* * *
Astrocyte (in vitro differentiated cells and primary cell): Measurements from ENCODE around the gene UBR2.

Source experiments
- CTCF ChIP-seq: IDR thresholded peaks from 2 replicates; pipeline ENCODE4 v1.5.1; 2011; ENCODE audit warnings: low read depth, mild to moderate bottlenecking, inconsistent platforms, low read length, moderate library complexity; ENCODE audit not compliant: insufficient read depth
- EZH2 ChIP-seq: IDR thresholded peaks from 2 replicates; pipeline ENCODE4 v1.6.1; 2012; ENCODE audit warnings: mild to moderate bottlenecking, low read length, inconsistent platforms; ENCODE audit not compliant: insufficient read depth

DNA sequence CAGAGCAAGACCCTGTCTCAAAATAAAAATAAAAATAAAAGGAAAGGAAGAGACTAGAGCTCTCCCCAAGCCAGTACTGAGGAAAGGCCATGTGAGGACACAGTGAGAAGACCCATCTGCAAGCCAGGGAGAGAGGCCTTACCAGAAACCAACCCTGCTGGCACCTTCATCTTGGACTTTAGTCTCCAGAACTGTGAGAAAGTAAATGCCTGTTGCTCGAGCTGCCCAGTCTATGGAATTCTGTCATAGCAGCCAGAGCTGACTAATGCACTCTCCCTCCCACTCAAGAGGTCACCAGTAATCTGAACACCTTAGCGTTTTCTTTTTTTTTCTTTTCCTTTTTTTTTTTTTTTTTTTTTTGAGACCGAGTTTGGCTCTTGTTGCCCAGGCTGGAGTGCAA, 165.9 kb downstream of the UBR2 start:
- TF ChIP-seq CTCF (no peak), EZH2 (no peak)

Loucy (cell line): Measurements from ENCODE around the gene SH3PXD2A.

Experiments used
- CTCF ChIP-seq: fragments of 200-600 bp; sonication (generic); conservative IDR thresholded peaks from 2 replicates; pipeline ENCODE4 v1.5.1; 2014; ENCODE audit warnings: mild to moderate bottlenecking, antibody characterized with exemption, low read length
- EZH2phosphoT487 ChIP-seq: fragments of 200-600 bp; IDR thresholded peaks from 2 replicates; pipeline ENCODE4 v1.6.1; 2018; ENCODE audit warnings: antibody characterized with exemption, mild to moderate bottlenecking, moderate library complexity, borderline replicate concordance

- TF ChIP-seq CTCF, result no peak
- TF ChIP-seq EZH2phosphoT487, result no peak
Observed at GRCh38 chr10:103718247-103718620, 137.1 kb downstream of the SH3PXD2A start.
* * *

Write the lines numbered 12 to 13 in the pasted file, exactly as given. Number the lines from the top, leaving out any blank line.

- TF ChIP-seq EZH2phosphoT487, result no peak
Observed at GRCh38 chr10:103718247-103718620, 137.1 kb downstream of the SH3PXD2A start.